Wednesday, 13 September 2017

the commons

One could be forgiven for missing this one announcement from Apple amidst all the other novelty surrounding the occasion marking a decade since such gadgets have come to be an extension of ourselves and of living remotely, but we agree that Apple’s presumption to tout its sleek stores as the new town squares is telling of the pseudo-public and pseudo-democratic nature of online engagement.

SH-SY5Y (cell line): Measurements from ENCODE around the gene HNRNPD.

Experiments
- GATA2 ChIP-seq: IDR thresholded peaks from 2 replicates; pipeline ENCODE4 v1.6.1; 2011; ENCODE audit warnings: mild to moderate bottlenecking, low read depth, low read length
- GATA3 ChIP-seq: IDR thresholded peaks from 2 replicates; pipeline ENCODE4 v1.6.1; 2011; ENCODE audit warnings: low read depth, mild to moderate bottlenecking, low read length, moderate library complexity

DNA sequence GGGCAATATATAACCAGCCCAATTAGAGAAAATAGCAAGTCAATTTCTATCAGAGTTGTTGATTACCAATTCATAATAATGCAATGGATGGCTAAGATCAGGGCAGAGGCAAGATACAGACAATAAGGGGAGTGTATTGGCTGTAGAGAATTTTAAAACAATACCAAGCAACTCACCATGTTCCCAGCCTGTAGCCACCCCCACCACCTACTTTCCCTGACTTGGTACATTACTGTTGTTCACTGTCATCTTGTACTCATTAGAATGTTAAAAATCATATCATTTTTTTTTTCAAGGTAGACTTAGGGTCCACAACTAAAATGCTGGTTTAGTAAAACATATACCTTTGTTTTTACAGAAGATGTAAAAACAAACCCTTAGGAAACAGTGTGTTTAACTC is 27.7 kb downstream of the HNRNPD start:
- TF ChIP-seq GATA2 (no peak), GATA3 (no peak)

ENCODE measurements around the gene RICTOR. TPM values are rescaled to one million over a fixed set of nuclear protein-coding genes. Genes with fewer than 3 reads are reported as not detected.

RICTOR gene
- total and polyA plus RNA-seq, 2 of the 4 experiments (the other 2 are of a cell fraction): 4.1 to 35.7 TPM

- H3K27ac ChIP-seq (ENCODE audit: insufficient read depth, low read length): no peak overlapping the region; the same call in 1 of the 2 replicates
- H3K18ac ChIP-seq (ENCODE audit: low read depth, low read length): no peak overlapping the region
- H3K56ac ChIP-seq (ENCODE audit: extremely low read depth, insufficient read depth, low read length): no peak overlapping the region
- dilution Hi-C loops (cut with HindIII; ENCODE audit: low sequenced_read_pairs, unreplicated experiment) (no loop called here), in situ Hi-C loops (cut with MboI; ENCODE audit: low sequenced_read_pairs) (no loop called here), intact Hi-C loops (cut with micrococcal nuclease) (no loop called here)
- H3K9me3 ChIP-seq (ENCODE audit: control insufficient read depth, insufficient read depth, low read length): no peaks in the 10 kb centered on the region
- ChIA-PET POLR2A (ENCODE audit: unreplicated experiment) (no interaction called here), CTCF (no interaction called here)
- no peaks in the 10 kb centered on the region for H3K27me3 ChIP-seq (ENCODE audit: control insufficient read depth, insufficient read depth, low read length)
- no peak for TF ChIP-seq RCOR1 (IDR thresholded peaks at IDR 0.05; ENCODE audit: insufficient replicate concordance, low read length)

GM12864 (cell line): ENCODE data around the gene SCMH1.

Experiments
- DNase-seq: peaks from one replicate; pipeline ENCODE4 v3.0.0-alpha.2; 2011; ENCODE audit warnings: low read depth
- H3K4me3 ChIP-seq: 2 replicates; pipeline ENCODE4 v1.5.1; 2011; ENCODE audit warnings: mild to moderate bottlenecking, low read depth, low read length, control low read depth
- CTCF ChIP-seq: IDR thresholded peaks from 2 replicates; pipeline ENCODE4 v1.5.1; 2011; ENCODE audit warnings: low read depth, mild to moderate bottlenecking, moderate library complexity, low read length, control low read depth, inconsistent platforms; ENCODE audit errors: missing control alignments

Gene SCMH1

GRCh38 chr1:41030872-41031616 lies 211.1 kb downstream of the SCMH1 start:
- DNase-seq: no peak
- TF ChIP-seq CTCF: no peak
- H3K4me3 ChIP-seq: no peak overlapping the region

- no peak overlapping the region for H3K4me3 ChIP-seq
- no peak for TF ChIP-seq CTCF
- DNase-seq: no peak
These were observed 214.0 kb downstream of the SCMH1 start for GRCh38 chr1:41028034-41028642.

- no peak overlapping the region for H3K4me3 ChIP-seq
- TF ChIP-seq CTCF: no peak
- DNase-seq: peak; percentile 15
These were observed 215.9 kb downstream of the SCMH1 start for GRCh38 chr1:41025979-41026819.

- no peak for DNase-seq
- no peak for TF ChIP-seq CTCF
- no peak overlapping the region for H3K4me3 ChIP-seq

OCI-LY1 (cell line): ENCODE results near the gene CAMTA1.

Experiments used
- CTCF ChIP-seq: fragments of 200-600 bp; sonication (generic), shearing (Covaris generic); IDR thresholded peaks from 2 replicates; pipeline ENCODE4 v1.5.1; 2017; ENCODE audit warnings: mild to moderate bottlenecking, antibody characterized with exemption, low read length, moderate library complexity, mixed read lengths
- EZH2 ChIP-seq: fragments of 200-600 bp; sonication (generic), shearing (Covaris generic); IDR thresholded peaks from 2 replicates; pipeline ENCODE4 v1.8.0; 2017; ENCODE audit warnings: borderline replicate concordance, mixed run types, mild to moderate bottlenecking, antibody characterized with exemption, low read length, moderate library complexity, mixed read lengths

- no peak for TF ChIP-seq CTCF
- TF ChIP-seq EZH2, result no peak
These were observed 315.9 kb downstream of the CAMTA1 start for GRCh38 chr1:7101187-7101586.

The notion of the third place—a hangout, a haunt, like a favoured bar or café, that’s neither work nor home—has been on the wane in most societies, and doubtless the smart phone was a major contributing factor to that decline. A visit to one of the flagship boutiques is a pleasant experience without the usual trappings and overt pressure of a retail establishment but just as social media or any other major platform on the internet, that space or forum is the absolute nadir of openness and cannot be a guarantor of freedoms. Possibly Wikipedia is the virtual exception that manifests as the physical rule. What do you think? People can of course build the momentum to counter unpopular policies and practises and these platforms, untethered have been the catalysts at revolutionary moments but social media sites, businesses beholden to their investors, cannot be accorded, flattered with the crime of censorship, since to do so cheapens and imperils authentic democratic institutions and the responsible exercise thereof.